"We [Barbara and Delfina] were best friends," said Barbara, "and we don't really get together that much. You know, your lives go in different directions, but we were really close."

Close group

Barbara's best memories were of a close-knit group of students who got along well with each other.

My husband asked if the ladies had learned to obey their husbands. They just laughed. "We are '90s women," said Delfina.

"You know what was the best thing about Imperial?" asked Linda. "All kidding aside, I think of the fact that we were so small. We were a very close-knit class. You got to know everybody very personally. We all got along well in school."

The three graduates felt they gained a good education at Imperial, although Linda didn't feel it was broad enough.

"I went from Imperial to Pasadena City College," said Linda, "and there was a big difference. It was very difficult to adjust to PCC after being in Imperial for almost 12 years. It was like Pasadena City College was a foreign country. I did not do well. I went one semester and dropped out. I went back to college when I was in my 30s and got my A.A. Now I'm starting to work on my bachelor's."

I asked how far people had traveled to come to this reunion. Barbara mentioned some in attendance who live in California: Delfina from Orange County, Greg from San Francisco, Paula from San Bernardino. Others were from farther away: Linda came from Chipley, Fla.; Byron from Missouri; and Chuck from Peoria, Ariz.

Wild and crazy class

We returned to the outside group. We spoke with Glenn Bechtold, his wife, Donna, and Richard Reed, who all had attended Imperial for two years.

Gloria Carrozzo, Tom's wife, said that many stories mentioned at the reunion table agreed with what Tom had told her over the last 16 years. She said her husband had related to her the wild and crazy things the class had done, such as speeding in cars and eluding the police.

"Whose car did they put up on the sidewalk?" Gloria asked. Glenn answered, "Dave Harris's. Remember that little Volkswagen? Richard and I picked it up and set it up on the curb."

Richard denied any knowledge of the incident.

"Yes, we did," said Glenn. "And it was a faculty car."

Gloria mentioned that she understood that study hall was in a pool hall down the road.

Gloria said her husband, Tom, was the first in the group to become a grandfather. His son Steve has a son, Tyler Wyatt Carrozzo, who will be 1 year old in July. She mentioned that Delfina is running a close second; she will be a grandparent soon as well.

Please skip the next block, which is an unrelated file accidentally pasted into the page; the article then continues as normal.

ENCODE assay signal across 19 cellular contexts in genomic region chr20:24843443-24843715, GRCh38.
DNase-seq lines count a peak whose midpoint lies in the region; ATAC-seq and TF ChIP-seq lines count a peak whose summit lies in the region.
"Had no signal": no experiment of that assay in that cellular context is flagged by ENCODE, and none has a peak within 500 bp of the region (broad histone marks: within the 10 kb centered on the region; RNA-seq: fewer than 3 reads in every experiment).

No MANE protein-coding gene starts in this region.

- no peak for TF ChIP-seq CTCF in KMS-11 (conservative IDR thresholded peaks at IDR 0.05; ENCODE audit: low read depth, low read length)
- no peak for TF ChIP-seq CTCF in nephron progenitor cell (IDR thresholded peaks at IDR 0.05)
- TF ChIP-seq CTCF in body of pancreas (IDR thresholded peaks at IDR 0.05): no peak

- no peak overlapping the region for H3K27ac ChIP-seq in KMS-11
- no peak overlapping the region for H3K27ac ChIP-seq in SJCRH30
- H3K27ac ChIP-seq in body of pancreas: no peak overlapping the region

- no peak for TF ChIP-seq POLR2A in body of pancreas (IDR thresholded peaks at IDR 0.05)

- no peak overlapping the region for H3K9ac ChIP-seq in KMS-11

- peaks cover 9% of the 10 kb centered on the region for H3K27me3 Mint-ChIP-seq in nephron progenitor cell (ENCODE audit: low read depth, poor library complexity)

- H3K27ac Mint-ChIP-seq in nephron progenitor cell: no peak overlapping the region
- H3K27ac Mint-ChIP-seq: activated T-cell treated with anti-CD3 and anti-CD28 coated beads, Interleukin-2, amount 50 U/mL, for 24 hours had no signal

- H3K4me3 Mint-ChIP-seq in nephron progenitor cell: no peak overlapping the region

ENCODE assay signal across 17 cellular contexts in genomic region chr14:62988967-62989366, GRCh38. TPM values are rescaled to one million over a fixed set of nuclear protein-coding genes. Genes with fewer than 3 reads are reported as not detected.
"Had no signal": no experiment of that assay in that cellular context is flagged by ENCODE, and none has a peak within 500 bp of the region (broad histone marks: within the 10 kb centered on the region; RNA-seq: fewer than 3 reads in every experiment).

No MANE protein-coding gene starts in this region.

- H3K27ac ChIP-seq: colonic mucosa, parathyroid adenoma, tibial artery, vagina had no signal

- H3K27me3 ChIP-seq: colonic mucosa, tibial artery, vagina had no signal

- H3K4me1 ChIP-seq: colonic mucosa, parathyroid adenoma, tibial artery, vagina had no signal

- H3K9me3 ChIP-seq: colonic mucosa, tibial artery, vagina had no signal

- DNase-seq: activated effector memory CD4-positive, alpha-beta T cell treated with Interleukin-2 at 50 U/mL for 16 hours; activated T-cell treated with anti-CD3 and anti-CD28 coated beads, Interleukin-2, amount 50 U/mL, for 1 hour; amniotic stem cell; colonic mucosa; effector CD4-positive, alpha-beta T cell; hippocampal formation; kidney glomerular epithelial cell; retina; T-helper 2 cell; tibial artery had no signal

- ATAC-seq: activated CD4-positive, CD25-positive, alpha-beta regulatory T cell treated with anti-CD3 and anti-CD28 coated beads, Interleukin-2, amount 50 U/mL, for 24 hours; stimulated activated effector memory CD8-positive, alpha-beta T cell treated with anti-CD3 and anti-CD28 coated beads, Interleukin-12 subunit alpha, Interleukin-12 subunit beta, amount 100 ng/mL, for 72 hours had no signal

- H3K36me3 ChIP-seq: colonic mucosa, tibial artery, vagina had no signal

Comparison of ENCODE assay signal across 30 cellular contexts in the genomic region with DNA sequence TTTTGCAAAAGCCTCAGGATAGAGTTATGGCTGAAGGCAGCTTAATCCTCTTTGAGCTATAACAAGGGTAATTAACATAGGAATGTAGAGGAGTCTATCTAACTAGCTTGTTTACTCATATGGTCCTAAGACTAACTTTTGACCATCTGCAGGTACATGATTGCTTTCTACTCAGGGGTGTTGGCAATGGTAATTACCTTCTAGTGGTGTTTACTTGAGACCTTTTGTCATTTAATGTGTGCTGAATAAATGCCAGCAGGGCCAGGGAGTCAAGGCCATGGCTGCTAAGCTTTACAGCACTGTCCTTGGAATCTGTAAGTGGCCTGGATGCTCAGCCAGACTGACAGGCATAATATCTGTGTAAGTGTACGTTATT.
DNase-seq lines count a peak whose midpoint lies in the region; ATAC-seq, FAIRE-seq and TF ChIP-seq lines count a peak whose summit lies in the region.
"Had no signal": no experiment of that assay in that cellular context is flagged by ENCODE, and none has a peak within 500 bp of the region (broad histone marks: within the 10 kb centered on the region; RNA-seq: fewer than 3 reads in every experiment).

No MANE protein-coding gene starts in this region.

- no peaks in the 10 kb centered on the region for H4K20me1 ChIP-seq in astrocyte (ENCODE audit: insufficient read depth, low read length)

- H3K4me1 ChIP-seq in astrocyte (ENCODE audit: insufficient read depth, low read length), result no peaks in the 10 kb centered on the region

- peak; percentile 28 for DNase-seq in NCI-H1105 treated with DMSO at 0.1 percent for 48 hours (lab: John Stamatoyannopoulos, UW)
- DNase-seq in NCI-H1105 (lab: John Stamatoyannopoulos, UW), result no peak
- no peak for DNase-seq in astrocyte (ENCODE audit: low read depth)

I asked Glenn and Richard if they have kept in touch over the years. No, said Glenn, but "Richard and I are from the Sacramento area [before Imperial]. We grew up together, but basically we haven't stayed in contact."

Richard lives in Arcadia and Glenn in San Diego. Richard remembered Dr. Floyd Lochner fondly as being a great influence in his life. Glenn mentioned Jim Petty, who used to say, "Don't think about it; just do it," which Glenn felt was a great philosophy.

"It's been nice to be a part of this class," said Glenn, "to know these people."

Best people in the world

Chuck Zimmerman attended Imperial for 10 years, enrolling in the school for the first time in the third grade. He remembers only seven students in his class that year.

He said he enjoyed "going to school with some of the best people in the world."

Byron Duke attended Imperial for all 12 years. He mentioned that he was the first student to go the full 12 years and receive a diploma. After Imperial he attended Ambassador College first in Pasadena for a year and a half and the last two and a half years in Big Sandy.

I asked him what the transition was like going to Ambassador in Pasadena after going to Imperial. He said it was like a continuation of high school: "I just walked up the hill."

Byron said that only three students attended the full 12 years: Mark Elliott, Merle May and himself.

"There are certain things about Imperial I haven't gotten over yet," he said.

I asked how they found college after high school. Chuck went to Ambassador in Bricket Wood, England, and found it scholastically challenging.

Chuck told a story. He, Byron and Merle were eating lunch one day, and Byron was complaining about having always to eat the sand kind of sandwich: bologna on whole-wheat bread with mustard and cheddar cheese.

So the three boys decided Byron shouldn't have to eat it that day. They hid the sandwich under a rock. They checked back a few months later, and the bologna was still there.

Also attending the reunion, but earlier in the evening before I arrived, was Robin Sutcliffe Hulme.

Not present at the reunion were were Sharon Foster Hall, Nancy Harrison Potts, Carol Ince Mann, Merle May II and Richard Watkins.